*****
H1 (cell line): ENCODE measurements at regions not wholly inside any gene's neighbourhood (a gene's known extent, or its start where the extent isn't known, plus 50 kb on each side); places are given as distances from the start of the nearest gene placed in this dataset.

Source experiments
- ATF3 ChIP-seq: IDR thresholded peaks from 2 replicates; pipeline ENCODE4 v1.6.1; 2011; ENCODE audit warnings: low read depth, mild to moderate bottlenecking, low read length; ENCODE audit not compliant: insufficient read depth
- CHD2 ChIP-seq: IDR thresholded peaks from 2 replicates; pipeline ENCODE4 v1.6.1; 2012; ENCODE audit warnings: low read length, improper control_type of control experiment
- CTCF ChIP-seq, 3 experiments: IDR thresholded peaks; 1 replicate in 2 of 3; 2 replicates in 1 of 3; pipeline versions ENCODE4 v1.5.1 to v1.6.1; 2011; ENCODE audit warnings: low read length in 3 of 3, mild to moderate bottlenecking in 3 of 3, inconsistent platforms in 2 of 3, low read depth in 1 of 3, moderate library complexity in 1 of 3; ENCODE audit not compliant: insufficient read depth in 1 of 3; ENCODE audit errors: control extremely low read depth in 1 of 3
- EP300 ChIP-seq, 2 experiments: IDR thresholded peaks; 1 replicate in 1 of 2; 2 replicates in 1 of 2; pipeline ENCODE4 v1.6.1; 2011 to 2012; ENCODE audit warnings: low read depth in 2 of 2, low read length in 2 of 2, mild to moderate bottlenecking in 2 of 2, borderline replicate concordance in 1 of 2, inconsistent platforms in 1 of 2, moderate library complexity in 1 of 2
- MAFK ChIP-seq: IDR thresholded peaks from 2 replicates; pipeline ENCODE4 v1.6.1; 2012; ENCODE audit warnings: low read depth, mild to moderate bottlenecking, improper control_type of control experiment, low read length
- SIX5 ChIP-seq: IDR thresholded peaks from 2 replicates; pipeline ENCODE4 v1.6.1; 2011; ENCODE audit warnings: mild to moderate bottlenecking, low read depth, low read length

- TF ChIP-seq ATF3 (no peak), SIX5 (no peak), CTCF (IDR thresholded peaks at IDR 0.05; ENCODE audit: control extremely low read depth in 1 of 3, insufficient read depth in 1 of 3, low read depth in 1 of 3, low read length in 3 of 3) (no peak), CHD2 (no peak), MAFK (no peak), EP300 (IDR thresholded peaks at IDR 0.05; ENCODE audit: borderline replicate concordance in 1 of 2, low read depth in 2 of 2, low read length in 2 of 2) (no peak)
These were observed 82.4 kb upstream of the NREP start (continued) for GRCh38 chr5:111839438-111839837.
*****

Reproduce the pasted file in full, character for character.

H1 (cell line): ENCODE measurements at regions not wholly inside any gene's neighbourhood (a gene's known extent, or its start where the extent isn't known, plus 50 kb on each side); places are given as distances from the start of the nearest gene placed in this dataset.

Source experiments
- ATF3 ChIP-seq: IDR thresholded peaks from 2 replicates; pipeline ENCODE4 v1.6.1; 2011; ENCODE audit warnings: low read depth, mild to moderate bottlenecking, low read length; ENCODE audit not compliant: insufficient read depth
- CHD2 ChIP-seq: IDR thresholded peaks from 2 replicates; pipeline ENCODE4 v1.6.1; 2012; ENCODE audit warnings: low read length, improper control_type of control experiment
- CTCF ChIP-seq, 3 experiments: IDR thresholded peaks; 1 replicate in 2 of 3; 2 replicates in 1 of 3; pipeline versions ENCODE4 v1.5.1 to v1.6.1; 2011; ENCODE audit warnings: low read length in 3 of 3, mild to moderate bottlenecking in 3 of 3, inconsistent platforms in 2 of 3, low read depth in 1 of 3, moderate library complexity in 1 of 3; ENCODE audit not compliant: insufficient read depth in 1 of 3; ENCODE audit errors: control extremely low read depth in 1 of 3
- EP300 ChIP-seq, 2 experiments: IDR thresholded peaks; 1 replicate in 1 of 2; 2 replicates in 1 of 2; pipeline ENCODE4 v1.6.1; 2011 to 2012; ENCODE audit warnings: low read depth in 2 of 2, low read length in 2 of 2, mild to moderate bottlenecking in 2 of 2, borderline replicate concordance in 1 of 2, inconsistent platforms in 1 of 2, moderate library complexity in 1 of 2
- MAFK ChIP-seq: IDR thresholded peaks from 2 replicates; pipeline ENCODE4 v1.6.1; 2012; ENCODE audit warnings: low read depth, mild to moderate bottlenecking, improper control_type of control experiment, low read length
- SIX5 ChIP-seq: IDR thresholded peaks from 2 replicates; pipeline ENCODE4 v1.6.1; 2011; ENCODE audit warnings: mild to moderate bottlenecking, low read depth, low read length

- TF ChIP-seq ATF3 (no peak), SIX5 (no peak), CTCF (IDR thresholded peaks at IDR 0.05; ENCODE audit: control extremely low read depth in 1 of 3, insufficient read depth in 1 of 3, low read depth in 1 of 3, low read length in 3 of 3) (no peak), CHD2 (no peak), MAFK (no peak), EP300 (IDR thresholded peaks at IDR 0.05; ENCODE audit: borderline replicate concordance in 1 of 2, low read depth in 2 of 2, low read length in 2 of 2) (no peak)
These were observed 82.4 kb upstream of the NREP start (continued) for GRCh38 chr5:111839438-111839837.